In major financial crises, efforts to tackle spiking unemployment rates start to gain extra significance, due to the danger high joblessness numbers can pose to the overall health of the economic system.
Jordan unemployment up to 22.7% at end of 2020 https://t.co/VR6VszOT3a— Middle East Monitor (@MiddleEastMnt) March 9, 2021
In the modern world, every economic shock has resulted in millions of people losing their jobs and their basic sources of income, pressuring governments to think of ways that can overcome this obstacle, so a challenging economic recovery becomes possible.
Once the number of people losing their jobs starts to rise in a certain country, the whole economic system starts to feel the consequences, as it starts to affect the consumers' behaviors and therefore weakens the economy.
In past employment crises, especially ones that hit on regional levels, countries resort to offering their best talents to other economies around the world, ones that could make use of the millions of jobless people, who would be making money in their new economies, before sending money back home to support their families and home countries.
Yet, global financial turmoil usually makes it hard for governments, particularly in developing countries, to take that track, as unemployment becomes a major hurdle in even the strongest economies. This is why many governments have been trying to find other solutions, ones that are for the most part easier, but not necessarily sustainable.
Ever since the 1920's Great Depression, individuals who lose their jobs amid abnormal economic conditions are willing to take any other paying jobs, including ones that are not related to their fields of expertise, so they can only make ends meet without having to face evictions.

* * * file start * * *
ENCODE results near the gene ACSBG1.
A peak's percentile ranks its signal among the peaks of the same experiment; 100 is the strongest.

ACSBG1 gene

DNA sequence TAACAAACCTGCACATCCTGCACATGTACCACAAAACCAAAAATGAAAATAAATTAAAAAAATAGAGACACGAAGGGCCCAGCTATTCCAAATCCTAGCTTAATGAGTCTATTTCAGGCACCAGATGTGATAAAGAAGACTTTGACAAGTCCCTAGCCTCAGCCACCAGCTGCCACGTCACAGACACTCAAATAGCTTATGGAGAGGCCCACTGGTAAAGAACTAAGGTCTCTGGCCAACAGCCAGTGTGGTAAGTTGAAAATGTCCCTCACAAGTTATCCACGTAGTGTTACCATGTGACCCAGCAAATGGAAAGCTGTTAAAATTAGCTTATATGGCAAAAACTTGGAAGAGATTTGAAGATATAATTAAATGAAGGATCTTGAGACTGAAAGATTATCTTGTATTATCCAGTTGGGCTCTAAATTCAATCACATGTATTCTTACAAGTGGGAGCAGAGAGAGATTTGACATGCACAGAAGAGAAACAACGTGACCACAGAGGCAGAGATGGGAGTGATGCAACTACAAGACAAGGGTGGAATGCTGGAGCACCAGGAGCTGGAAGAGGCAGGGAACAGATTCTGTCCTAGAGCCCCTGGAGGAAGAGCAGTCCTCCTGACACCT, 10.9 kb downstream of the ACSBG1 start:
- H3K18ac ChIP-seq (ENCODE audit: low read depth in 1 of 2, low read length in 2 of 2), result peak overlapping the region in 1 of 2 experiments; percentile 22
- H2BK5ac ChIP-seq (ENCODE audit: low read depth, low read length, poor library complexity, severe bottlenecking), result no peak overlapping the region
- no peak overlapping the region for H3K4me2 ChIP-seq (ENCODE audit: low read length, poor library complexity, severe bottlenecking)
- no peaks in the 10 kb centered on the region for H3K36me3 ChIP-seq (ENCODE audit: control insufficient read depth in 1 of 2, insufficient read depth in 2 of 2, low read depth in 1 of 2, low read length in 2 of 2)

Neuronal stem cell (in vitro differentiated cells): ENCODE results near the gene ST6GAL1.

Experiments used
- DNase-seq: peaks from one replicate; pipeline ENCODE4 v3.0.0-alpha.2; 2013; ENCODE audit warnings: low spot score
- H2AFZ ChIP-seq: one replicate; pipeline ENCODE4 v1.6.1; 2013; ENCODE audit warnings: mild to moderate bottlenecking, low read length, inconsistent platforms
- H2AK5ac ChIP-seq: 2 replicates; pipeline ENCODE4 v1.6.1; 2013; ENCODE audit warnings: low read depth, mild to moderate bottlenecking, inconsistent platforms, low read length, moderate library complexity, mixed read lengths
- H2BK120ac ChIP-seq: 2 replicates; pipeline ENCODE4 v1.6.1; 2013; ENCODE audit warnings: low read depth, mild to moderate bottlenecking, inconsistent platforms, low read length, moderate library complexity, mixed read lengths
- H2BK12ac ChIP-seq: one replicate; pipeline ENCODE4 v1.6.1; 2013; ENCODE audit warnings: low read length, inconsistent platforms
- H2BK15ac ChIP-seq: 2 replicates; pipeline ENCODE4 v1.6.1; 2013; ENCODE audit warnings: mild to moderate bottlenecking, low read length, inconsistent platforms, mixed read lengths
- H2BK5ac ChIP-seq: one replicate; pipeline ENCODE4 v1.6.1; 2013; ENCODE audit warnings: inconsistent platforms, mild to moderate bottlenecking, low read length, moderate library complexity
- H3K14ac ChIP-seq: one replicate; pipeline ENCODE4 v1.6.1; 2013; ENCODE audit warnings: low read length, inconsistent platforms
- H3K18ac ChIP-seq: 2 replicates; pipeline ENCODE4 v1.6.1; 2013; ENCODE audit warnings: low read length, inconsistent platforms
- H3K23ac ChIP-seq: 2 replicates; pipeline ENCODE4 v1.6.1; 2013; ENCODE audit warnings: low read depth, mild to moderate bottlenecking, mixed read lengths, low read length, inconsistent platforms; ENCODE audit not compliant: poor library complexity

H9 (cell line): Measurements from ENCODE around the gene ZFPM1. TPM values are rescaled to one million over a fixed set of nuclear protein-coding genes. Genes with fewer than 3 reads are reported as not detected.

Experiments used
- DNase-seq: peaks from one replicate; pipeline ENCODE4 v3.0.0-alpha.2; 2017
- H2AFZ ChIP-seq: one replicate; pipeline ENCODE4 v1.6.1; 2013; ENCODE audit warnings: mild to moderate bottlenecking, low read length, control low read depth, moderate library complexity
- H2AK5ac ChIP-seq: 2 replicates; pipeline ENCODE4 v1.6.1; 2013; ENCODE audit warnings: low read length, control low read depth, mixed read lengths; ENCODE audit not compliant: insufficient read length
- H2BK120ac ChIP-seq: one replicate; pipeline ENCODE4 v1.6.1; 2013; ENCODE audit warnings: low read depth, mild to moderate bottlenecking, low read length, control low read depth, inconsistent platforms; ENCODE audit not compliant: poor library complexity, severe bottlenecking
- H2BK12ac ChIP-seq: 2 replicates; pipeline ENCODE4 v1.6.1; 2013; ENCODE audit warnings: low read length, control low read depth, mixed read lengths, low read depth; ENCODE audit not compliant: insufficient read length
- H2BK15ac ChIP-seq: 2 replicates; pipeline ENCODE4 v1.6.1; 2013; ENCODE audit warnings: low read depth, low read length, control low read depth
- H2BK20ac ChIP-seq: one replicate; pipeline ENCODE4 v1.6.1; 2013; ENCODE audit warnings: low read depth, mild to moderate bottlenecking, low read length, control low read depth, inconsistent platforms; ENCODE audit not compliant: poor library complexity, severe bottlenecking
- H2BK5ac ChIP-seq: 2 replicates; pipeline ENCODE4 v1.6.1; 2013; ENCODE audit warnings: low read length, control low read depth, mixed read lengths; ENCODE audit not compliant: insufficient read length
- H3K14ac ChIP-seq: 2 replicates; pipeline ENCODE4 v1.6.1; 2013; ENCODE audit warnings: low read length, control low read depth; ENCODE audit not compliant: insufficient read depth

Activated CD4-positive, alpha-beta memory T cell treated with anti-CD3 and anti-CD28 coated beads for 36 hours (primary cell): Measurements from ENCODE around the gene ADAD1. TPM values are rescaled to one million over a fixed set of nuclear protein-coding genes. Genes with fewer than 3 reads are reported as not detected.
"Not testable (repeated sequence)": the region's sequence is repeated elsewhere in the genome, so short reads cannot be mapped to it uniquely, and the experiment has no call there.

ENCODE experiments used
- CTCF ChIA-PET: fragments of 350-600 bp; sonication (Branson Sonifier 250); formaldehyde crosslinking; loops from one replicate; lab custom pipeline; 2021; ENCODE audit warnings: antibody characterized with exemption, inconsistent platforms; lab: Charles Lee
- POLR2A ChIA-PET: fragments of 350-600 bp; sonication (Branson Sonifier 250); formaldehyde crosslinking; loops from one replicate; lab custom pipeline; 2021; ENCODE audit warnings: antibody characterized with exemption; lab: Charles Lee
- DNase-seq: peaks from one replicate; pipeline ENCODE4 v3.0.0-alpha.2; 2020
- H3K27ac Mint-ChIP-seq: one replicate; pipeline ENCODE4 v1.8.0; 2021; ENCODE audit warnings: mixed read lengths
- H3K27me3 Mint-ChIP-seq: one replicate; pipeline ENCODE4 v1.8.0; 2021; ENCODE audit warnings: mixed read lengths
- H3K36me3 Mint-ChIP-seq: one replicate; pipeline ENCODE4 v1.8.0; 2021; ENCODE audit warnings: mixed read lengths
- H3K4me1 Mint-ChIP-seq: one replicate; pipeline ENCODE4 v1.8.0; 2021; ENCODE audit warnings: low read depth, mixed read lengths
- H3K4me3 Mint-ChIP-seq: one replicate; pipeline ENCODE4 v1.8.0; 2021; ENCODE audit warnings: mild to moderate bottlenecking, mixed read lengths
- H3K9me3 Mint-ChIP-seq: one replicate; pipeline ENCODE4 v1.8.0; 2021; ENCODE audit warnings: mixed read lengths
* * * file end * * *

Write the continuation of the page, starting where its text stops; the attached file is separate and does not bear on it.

In some other cases, governments start to offer more jobs in public departments despite the lack of actual need for them, just so it minimizes the number of unemployed people. This practice has been referred to as Disguised unemployment.
Disguised unemployment happens when the number of people involved in the job market is higher than the number of people needed for it, which reflects negatively on overall productivity.
Thanks to the COVID-19 crisis, fears are back that job markets in the region are going into the disguised unemployment mode again, so governments can tackle the sharp rise in the number of unemployed people as a result of the pandemic.
While disguised unemployment can be an ideal temporary solution to help overcome the economic turbulence, it can have some serious repercussions, such as a drop in the quality of services provided by businesses and or administrations that are too crowded with unneeded workers.
As an alternative, several developed countries have considered providing their jobless populations with stimulus checks and other incentives that help them cope with the current meltdown without having to affect unemployment stats.
Moreover, governments should start to think of investing the money allocated for its new unneeded workers' salaries in projects that can eventually be more profitable to the local economy in the long-term and allow for a better, more healthy economic revival once the crisis is over.
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